Daisy used to climb the high back chair in my office to lay across the top, that is, until the veterinarian declawed her. And that brings up another interesting point. Daisy was neutered that same day, which is why Daisy, you see, isn’t a she. She’s a he. And he’s a cat.
Chester. Tucker. Tyrone. Or stick with Daisy. These are a few names, among others, our family can’t decide on since my oldest son’s girlfriend enlightened us of Daisy’s genital make-up, though I’d known for a while something looked odd. And I apologize. That might sound sexist.
But as best as I can tell, Daisy doesn’t care about sexism. Continue reading “Declawed”
The latest presidential candidate debates have me thinking a lot about onions. Many types of onions look good on the outside. They’re even quite colorful.
Some onions are red. Others are purple. We have the yellow variety. And white. And still others are green. Some experts even claim onions offer excellent health benefits, though others may disagree.
Don’t get me wrong. I do like onions.
But have you ever picked an onion purely because it looked good? Continue reading “The State of the Onion”
It held such a wonderful view from high above—until it crashed.
Out of hundreds of acres of surrounding farmland, the brand new and quite expensive drone of one of our family members bee-lined toward the only body of water on the property. The small aircraft had lost its ability to maneuver, and on Thanksgiving Day, 2014, it went down, plunging to the bottom of a one acre lake.
And there it spent the entire year of 2015, buried alive, in the mud. Continue reading “Prepare to Fly”
When you read those words you are likely either nodding in agreement or shaking your head. It’s a wonderful life. Yes, it is. Or, no, it isn’t.
If you haven’t seen the Hollywood classic, you might presume it’s the image of the picture perfect family. Dad grinning wide at his children in front of the Christmas tree. Mom gazing with love and admiration into his eyes. Children who can do no wrong. It’s what we want everyone to see. It’s how we wish life would be. And life is… Continue reading “It’s A Wonderful Life”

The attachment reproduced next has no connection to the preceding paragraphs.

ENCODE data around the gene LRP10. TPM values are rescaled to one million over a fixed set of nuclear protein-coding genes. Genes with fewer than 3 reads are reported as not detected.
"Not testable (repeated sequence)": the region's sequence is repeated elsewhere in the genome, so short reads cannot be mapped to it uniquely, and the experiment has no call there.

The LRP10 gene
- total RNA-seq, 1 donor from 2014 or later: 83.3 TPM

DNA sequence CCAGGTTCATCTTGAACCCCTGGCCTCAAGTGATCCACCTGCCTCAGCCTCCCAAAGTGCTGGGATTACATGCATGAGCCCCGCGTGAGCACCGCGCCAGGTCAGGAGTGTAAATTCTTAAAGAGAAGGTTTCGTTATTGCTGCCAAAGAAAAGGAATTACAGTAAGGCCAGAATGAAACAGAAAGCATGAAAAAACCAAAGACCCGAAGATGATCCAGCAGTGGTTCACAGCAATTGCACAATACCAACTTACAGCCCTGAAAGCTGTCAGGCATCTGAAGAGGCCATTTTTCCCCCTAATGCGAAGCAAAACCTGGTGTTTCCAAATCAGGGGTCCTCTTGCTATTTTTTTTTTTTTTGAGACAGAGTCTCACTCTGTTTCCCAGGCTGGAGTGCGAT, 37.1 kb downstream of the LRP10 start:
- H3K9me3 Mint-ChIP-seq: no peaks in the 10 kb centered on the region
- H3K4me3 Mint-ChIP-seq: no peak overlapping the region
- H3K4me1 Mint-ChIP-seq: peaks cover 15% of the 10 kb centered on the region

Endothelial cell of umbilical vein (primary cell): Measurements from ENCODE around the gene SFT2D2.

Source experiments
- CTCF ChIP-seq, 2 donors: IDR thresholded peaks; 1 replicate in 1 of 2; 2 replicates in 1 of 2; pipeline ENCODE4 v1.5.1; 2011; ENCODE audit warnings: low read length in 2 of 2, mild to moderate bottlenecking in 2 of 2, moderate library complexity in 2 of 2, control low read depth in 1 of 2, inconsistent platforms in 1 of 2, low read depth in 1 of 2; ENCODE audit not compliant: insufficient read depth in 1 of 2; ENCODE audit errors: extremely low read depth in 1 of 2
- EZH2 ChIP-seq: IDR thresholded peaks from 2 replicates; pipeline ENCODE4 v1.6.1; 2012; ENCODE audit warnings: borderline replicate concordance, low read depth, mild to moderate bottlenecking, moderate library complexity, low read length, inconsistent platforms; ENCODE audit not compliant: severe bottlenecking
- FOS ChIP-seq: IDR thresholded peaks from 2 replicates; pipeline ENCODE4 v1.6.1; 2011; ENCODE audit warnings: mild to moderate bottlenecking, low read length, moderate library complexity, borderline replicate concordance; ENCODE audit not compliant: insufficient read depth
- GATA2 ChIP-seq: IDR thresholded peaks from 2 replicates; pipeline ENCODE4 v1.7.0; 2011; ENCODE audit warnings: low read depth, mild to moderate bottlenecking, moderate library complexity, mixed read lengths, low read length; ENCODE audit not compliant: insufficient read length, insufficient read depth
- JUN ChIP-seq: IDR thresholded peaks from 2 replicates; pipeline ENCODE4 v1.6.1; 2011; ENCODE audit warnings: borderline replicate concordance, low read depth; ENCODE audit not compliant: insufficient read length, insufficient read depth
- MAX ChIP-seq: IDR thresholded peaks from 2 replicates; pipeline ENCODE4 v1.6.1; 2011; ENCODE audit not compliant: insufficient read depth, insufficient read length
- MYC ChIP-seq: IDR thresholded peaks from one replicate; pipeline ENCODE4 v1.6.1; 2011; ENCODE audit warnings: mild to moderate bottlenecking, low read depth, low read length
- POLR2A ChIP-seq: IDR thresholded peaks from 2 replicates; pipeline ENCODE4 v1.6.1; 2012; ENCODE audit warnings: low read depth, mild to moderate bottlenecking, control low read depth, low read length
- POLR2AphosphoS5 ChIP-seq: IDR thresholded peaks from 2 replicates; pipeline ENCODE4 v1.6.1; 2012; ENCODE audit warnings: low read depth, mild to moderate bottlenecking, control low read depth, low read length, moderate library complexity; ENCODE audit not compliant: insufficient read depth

I was sipping coffee outside when out of the corner of my eye I noticed a leaf stuck between the deck slats, waving with the morning breeze. It was colored an extraordinarily rich green, a contrast from the spectrum of autumn browns, yellows, and oranges. A closer look revealed a True Katydid, a.k.a., a green leaf bug.
I figured it was dead. Temperatures had dropped into the 40’s that night. With my slippered feet I tapped it onto its side. It’s legs pedaled slowly into empty air.
I picked it up. It’s tiny eyes stared at me with helpless abandon. Continue reading “Green Leaf Bug”
We don’t bake Thanksgiving turkeys anymore.
In those days, my wife and I played to conversations between the living room and the kitchen, speeding back and forth between family and friends—and the timer. Waiting. Everybody waiting. On a lifeless oven. Continue reading “Deep Fried Turkey”
Trails less traveled. The way is narrow. The way is steep. The way is hard. But the way is good. … Continue reading Lifesummit
Keep the earth below my feet
For all my sweat, my blood runs weak
Let me learn from where I have been
Keep my eyes to serve, my hands to learn
Keep my eyes to serve, my hands to learn
— Mumford & Sons, “Below My Feet”
As each small bag passed through my hands to the next volunteer, I thought of each man, woman, and child, in some other country, who will open these packages. They will be happy because it’s one more day they can eat. I am happy because I can help. Continue reading “Prescription for Doing (Life) Part 3 – See Another”
After nine and a half years and three billion miles, what image did NASA’s New Horizons spacecraft transmit back to Earth as it approached one of the farthest bodies in our solar system from the sun? A heart.
Pluto, actually considered a dwarf nowadays and not an official planet (minor details), is more than an icy rock in space. It will now be known as a first in space exploration and in human history. It has become a gateway of sorts, toward the edge of our solar system and beyond, and is expected to reveal some of the most up close and personal details that we’ve ever seen about this mysterious blur in the night sky. (NASA will release the highly anticipated images later today.)
But that’s not why I love this story. I love what this mission and its spacecraft, appropriately named New Horizons, represents in a time when many ideas and changes are creating divisions, especially among like-minded people. Continue reading “A Heart in the Margins”
Gomez Ramesh invited me to his home for Tandoori Chicken with a side of something resembling creamed spinach. I was a single twenty year-old at the time, serving in the U.S. Air Force in Colorado Springs, and I’d never heard of Tandoori anything, but the red-colored roasted chicken on a bed of grilled onions looked and smelled amazing.
Gomez motioned me to sit at the dinner table, and his wife, Lily, did the same.
After exchanging pleasantries and watching Gomez and Lily dip flat pieces of bread in a light-green cucumbery sauce—to which I followed suit—I noticed a picture of Jesus on the wall. In my ignorance, I had presumed Gomez and Lily were of another faith, and so I inquired.
I was half correct. Gomez was a Hindu, and Lily, a Catholic.
Continue reading “Prescription for Doing (Life) Part 2 – Something New”